during digestion and keeps the stomach full for quite
a while. So if you're trying to lose a few pounds, having
an apple just before a meal can substantially reduce
the appetite and you needn't pile your plate with fattening
stuff like rice or potatoes.
fibre, also called roughage can be found in wheat, vegetables
(especially leafy ones) and whole grains. This kind
of fibre is extremely important as it helps to steer
food through the intestines. The best cure for constipation
which leads to serious problems like hemorrhoids, is
to eat a lot of veggies and switch to wheat bread. Eating
oatmeal or Yusuf Guler Bhushi also ensures
smooth bowel movement.
and Veggies: Food Royals
importance of fruits and vegetables as sources of vitamins
and minerals cannot be emphasised enough. But it's also
necessary to know what kind of fruits to eat. Bangladeshis
eat way too many bananas compared to other fruits. One
whole banana has about 120 calories which is almost
the same as eating two slices of bread says Rahman.
Indigenous fruits such as papaya, guava, kamranga
(star fruit) and amlaki are high in Vitamin
A and C. "You can get your whole day's Vitamin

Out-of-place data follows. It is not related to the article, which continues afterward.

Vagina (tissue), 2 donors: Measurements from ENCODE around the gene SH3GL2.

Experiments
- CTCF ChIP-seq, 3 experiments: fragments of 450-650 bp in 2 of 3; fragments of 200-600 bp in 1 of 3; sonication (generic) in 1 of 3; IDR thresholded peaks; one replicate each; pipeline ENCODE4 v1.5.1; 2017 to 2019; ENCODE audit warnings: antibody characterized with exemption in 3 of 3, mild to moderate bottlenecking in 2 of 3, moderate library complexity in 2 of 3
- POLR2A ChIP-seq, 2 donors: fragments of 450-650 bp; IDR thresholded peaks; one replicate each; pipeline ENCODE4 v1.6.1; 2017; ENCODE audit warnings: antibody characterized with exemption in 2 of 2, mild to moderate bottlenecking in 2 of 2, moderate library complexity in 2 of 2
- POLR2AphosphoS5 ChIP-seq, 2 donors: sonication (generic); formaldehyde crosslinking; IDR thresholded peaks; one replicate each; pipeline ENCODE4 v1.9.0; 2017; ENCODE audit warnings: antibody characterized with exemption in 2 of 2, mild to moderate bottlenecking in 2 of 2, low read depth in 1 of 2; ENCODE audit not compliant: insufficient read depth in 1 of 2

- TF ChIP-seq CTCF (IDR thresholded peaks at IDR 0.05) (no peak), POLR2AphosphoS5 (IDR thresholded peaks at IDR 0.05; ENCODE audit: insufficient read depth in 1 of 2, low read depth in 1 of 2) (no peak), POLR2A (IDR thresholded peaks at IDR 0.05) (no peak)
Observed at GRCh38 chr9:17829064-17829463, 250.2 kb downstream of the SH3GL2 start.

C requirement by eating just one amlaki"
says Rahman. Mangoes are also a good source of Vitamin
A, B and C as well as calcium and magnesium. "Vitamin
A is needed for hair cell's integrity and helps in keeping
the skin and eyes healthy. As with fruit, vegetables
are high sources of vitamins and minerals and the more
colourful the better. Dharosh or ladies fingers have
a lot of fibre, chillies have vitamin C, carrots and
other yellow or orange vegetables like mishti kumra
(pumpkin) and green leafy vegetables like spinach have
a lot of Vitamin A and essential minerals. Green papaya,
which aids digestion and is good for the skin has Vitamin
A, C and B complex, amino acids, calcium and iron as
well as antioxidants.
are great 'food soldiers' to fight disease by preventing
cellular damage. The fibre in the veggies also help
reduce the risk of heart disease, obesity, diabetes,
stroke and cancer. So at least the Bangalis bhaji
bhorta diet is something to be proud of. That however,
depends on the preparation. Boiling and draining vegetables
or washing them after cutting also loses a lot of the
vitamins. In the case of our favourite vegetable potato
it is the peel that contains all the Vitamin C, B, potassium,
iron and zinc and we lose them by shaving off the skin.
The outer green leaves of cauliflower have calcium,
iron, fibre and beta carotene so instead of tearing
them away, cook them and eat them.
Korolla or bitter gourd is another Bangali favourite
and happens to be rich in iron and good for treating
diabetes and liver disorders.
like “Dal Bhat Lebu”
are high in fibre and an excellent source of protein